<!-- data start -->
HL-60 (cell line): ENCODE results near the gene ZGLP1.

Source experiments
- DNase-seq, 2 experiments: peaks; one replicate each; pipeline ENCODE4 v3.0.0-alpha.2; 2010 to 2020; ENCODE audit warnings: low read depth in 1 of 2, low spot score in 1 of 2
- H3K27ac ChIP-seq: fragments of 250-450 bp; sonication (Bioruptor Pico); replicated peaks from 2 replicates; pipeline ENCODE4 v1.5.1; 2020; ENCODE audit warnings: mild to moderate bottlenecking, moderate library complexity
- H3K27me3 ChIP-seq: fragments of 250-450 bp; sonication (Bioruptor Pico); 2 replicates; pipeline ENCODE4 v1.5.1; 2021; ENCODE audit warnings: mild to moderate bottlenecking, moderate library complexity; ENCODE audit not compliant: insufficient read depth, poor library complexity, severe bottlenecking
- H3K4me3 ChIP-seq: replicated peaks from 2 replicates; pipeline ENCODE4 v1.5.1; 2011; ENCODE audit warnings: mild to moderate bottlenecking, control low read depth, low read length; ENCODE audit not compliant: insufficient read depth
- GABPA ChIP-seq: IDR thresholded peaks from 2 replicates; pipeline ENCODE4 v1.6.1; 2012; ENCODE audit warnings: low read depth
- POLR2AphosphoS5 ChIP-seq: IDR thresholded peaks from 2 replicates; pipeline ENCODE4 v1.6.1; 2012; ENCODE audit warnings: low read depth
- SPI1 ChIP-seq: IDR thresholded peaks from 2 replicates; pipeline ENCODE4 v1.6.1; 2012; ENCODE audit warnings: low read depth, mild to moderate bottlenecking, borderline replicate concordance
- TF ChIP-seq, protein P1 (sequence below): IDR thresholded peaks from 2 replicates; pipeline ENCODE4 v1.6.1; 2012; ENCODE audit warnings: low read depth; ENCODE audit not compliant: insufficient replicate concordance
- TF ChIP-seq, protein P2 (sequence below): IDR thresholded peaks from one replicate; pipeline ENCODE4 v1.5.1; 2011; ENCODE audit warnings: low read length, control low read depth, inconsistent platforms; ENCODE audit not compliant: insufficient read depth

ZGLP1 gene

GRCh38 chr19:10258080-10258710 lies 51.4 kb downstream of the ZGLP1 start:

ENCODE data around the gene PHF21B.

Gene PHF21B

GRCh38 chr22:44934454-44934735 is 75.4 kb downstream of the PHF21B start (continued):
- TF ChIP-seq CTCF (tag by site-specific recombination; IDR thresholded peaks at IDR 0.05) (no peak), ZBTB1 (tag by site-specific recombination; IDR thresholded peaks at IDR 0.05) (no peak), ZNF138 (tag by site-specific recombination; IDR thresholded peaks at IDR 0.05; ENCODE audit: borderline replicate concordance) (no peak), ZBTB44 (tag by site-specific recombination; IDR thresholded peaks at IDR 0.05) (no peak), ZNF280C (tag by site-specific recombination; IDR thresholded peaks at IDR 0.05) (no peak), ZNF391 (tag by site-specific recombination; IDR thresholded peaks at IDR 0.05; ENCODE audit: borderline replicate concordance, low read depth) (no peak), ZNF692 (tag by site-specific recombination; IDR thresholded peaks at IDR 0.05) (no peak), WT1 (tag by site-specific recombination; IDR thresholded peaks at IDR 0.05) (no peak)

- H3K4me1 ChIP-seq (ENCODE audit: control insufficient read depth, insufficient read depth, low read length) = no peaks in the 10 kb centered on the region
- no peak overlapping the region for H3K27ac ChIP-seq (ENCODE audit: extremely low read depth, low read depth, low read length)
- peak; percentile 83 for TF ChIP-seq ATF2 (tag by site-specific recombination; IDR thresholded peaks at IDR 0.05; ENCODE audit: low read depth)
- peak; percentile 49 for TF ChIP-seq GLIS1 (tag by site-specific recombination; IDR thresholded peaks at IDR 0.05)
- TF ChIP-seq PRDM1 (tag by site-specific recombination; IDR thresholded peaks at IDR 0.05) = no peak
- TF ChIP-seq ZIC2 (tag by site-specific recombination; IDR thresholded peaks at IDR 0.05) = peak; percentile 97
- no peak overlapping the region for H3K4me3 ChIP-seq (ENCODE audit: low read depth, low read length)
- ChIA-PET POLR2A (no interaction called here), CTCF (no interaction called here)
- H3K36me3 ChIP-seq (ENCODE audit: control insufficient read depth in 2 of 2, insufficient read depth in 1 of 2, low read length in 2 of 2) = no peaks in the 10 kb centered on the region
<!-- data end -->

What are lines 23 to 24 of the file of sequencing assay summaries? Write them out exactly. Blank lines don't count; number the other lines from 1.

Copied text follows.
- TF ChIP-seq ZIC2 (tag by site-specific recombination; IDR thresholded peaks at IDR 0.05) = peak; percentile 97
- no peak overlapping the region for H3K4me3 ChIP-seq (ENCODE audit: low read depth, low read length)